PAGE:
The leaders of the tribe appealed to the powers that be to be given the weapons to defend themselves, but they were ignored.
Meanwhile, their neighbors got bigger and badder guns.
Eventually, the powers that be decided to visit the once peaceful, prosperous little tribe, and found a clearing of burned huts and dead bodies.
"We've decided you're right," said the P-T-B, over the sound of buzzing flies. "We are going to give you an air pistol."
Panini, which owns the basketball card license and does football cards, and is one of only two major card companies left in America (Topps is the other.) (I don't count Upper Deck, since they have lost F.B., BSK., and B.B. licenses) has offered us an air pistol.
Now, normally, I'd throw out the old bromide, "Better late than never." And, well, I suppose that's true. Except it's going to take a very, very long time, if ever, for the village to repopulate. That is, if they want to trust in the powers that be.
I'm going the CAPITALIZE some of the comments in the following press release, to highlight the ironies.
But first, let me say a couple of things:
1.) I've been saying this needed to be done for 20 years now.
2.) They once again have left out the problem of the mass market, which was already killing the card market long before the internet became a factor. (My favorite example is when Fleer was putting "Rookie Sensations" in the mass market cards, and "Foreign Players" in the hobby shop cards -- so you literally had a choice of buying Kobe Bryant or Detlef Shrempf. It was like handing WalMart a bozooka and us a pea shooter.)
Without addressing this problem, the solution won't work.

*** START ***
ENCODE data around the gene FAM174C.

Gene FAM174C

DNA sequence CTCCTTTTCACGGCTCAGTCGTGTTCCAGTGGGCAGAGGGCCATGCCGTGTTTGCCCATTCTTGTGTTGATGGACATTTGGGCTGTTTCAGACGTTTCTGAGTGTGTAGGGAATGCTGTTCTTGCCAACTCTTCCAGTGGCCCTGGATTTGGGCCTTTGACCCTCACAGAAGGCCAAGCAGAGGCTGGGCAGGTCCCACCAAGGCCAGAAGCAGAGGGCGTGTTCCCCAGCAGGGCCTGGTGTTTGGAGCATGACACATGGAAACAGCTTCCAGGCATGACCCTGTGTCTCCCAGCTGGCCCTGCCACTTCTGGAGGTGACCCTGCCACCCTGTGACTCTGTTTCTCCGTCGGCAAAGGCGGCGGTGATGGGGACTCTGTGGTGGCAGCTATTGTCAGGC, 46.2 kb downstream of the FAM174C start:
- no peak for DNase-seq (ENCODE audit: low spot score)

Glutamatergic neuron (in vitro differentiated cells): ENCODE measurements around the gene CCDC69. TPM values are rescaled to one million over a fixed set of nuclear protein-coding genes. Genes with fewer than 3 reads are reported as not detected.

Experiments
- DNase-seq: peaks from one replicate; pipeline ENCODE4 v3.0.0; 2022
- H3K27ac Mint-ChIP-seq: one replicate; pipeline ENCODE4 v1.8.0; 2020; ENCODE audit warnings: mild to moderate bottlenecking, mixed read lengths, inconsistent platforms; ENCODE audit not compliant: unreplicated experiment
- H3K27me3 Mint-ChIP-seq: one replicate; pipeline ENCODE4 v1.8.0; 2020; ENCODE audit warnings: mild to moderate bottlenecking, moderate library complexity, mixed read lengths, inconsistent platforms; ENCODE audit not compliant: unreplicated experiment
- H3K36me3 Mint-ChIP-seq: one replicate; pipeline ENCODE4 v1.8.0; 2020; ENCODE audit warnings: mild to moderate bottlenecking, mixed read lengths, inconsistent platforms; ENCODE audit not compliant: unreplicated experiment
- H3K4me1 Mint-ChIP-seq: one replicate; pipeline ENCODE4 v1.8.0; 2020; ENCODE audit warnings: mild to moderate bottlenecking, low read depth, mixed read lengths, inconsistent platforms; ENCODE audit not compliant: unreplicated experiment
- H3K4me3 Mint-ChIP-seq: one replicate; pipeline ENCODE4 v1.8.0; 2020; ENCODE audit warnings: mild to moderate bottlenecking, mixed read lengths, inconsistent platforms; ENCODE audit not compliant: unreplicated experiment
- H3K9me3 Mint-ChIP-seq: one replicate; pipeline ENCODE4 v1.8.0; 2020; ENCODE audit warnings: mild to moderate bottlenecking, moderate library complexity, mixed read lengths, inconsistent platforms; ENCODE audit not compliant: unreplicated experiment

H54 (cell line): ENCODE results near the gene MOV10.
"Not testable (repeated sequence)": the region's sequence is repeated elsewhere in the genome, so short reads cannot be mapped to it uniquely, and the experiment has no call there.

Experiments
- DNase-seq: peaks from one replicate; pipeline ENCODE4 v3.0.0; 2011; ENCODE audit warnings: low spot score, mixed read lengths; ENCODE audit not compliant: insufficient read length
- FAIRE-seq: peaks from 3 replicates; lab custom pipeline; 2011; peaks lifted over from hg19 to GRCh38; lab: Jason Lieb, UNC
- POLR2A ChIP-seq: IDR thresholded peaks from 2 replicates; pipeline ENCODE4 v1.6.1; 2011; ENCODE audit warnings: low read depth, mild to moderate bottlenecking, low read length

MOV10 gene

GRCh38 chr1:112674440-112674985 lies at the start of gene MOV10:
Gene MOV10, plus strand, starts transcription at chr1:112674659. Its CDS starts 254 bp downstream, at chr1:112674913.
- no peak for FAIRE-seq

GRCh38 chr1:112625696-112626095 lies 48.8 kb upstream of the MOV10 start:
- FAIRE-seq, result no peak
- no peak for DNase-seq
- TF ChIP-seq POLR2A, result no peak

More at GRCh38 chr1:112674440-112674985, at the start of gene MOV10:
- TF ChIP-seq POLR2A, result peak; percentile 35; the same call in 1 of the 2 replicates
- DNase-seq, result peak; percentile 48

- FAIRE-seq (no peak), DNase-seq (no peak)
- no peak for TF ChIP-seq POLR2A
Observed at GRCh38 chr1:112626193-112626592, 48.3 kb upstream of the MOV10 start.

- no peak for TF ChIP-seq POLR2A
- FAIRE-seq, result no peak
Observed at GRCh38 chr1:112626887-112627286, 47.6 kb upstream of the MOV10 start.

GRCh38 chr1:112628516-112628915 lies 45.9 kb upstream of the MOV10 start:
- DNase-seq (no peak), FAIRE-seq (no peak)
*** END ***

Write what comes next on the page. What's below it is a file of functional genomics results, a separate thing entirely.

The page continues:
Interestingly, there is a story in today's Bulletin about record stores, that has the following passage:
"'Record Store Days' is also a story of corporate captitalism's perks and perils, documenting the rise and fall of mega-chain retailers such as Tower and their major label partners, whose neglect of independent stores cut off a major artery of word-of-mouth fan support.""
If you don't mind, I'm going to repeat that, in a shout: "...WHOSE NEGLECT OF INDEPENDENT STORES CUT OFF A MAJOR ARTERY OF WORD-OF-MOUTH FAN SUPPORT."
And it could be said that the same thing has happened or is happening in just about every other industry I'm involved in: Comics, Books, Games, Cards, Toys, etc. etc. etc.
3.) These solutions are obvious. But what's even more important, they are the RIGHT THING TO DO! It makes the playing field fair! It shouldn't take 20 years to do the ethical thing, and only then because you realize this new industry you bought into ( An Italian sticker company, Panini bought the Donruss and Playoff brands) is on it's last legs.
4.) Mass market sales of sports cards dropped 35% last year. 35% IN ONE YEAR!
Sorry, I keep shouting, but damn, how stupid are these corporate suits?
Simply put, you can't kill your base of support and expect the business to grow -- internet or no internet, Walmart or no Walmart. They still need the likes of us little guys, who actually read, listen or play the product, who enjoy talking to the customers, who provide a gathering spot.
And if you are going to support us, REALLY support us, don't just throw us a bone every couple of years, always too little too late!
Without further ado, Panini's Wake Up Moment:
From The Cardboard Connection:
Panini’s Plan Might Just Save the Sports Card Industry
On Monday, Panini headlined the first day of the Sports Collectibles Industry Summit and promised to help heal the industries relationship with America's hobby shops.
Panini America executives stunned more than 100 hobby retailers at The Industry Summit by announcing sweeping, comprehensive changes to the company’s distribution network.
“THESE ARE THINGS WE'VE WANTED TO DO FOR 10 YEARS,” Panini VP Mike Anderson told a room that included more than 100 hobby shop owners. “We are no longer turning a blind eye to the problem that has been killing margins for hobby stores.”
Panini outlined it's plans that addressed the most pressing concern of the hobby shop: Online sellers’ negative impact on brick-and-mortar profit margins and key buyer relationships.
Panini's plan was enthusiastically embraced by Retailers who have largely been ignored by the card companies OVER THE LAST 20 YEARS. Among Panini's pledges to a wildly enthusiastic retailer audience at the summit:
- Re-authorizing all brick-and-mortar hobby shops. Only authorized stores and potentially a handful of authorized show retailers will be able to purchase and sell Panini product directly.